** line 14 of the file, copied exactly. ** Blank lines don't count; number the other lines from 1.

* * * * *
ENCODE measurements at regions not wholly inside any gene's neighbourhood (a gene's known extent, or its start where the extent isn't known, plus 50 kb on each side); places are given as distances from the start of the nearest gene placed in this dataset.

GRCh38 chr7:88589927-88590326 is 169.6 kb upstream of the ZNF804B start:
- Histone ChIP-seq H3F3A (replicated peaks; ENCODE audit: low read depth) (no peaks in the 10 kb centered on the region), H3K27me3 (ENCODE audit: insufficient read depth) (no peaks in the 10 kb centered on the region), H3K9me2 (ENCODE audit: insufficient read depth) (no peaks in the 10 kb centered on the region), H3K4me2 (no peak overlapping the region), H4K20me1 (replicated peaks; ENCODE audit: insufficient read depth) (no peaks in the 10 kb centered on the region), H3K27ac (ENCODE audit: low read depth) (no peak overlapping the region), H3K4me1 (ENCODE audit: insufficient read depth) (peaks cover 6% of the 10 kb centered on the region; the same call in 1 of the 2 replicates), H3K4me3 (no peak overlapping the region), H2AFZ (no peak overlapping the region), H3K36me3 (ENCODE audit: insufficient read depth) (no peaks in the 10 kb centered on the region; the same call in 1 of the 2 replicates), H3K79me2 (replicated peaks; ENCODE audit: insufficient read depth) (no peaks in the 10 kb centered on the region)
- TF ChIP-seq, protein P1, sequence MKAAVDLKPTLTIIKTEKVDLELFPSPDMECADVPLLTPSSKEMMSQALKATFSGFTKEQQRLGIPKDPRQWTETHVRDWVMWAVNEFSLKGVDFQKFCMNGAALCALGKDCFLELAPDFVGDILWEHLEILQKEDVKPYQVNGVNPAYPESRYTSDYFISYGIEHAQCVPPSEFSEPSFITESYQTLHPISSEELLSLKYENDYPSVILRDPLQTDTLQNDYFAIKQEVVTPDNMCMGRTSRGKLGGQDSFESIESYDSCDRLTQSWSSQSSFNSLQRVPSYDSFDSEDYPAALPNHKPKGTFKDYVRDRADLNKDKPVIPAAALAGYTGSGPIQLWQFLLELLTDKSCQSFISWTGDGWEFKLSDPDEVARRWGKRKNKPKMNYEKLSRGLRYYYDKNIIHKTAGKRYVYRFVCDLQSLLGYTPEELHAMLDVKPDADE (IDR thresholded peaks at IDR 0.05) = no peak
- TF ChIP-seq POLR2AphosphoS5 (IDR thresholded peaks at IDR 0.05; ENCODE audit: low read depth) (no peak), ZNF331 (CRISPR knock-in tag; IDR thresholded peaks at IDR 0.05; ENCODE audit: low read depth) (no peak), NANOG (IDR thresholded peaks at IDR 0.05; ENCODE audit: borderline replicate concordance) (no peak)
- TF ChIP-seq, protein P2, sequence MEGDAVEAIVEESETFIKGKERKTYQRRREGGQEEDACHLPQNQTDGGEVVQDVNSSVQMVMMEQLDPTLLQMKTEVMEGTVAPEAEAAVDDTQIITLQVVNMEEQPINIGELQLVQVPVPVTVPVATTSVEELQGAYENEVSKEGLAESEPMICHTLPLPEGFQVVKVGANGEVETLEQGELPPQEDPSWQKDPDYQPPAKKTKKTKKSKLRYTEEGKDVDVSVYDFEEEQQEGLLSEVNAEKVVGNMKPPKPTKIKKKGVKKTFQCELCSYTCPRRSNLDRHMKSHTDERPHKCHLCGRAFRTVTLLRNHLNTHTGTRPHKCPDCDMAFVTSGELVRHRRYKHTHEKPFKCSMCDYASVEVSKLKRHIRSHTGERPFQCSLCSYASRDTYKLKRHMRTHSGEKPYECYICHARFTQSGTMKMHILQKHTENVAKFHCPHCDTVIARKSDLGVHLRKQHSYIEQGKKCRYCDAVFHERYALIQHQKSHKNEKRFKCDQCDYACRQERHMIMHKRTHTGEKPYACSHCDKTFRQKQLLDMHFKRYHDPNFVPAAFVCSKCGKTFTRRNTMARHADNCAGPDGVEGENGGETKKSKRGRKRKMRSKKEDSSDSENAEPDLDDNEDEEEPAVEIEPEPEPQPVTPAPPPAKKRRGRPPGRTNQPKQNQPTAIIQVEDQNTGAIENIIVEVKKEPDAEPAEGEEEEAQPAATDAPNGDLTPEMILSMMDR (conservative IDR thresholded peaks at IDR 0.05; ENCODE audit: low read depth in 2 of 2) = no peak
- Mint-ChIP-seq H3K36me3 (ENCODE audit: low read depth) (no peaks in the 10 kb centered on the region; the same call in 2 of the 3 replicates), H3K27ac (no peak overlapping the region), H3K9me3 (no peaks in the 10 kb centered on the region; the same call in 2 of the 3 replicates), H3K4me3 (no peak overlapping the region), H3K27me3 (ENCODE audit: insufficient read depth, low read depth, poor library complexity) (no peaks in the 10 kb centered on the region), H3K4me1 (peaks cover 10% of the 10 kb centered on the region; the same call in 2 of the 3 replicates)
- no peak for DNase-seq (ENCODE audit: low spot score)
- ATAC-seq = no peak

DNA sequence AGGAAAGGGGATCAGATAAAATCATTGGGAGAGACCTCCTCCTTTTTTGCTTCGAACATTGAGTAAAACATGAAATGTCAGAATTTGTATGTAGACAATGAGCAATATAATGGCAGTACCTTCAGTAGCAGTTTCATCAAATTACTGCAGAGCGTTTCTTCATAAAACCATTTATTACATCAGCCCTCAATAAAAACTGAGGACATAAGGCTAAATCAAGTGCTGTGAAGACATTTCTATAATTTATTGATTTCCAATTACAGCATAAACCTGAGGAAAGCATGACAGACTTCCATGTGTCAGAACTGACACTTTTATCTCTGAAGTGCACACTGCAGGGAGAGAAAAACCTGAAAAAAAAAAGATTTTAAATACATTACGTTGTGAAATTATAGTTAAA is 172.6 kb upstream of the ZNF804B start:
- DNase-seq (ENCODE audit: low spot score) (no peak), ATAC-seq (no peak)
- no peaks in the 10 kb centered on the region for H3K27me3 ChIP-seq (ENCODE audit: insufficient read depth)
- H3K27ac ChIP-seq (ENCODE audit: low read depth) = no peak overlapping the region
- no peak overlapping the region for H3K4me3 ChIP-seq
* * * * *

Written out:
- no peak overlapping the region for H3K4me3 ChIP-seq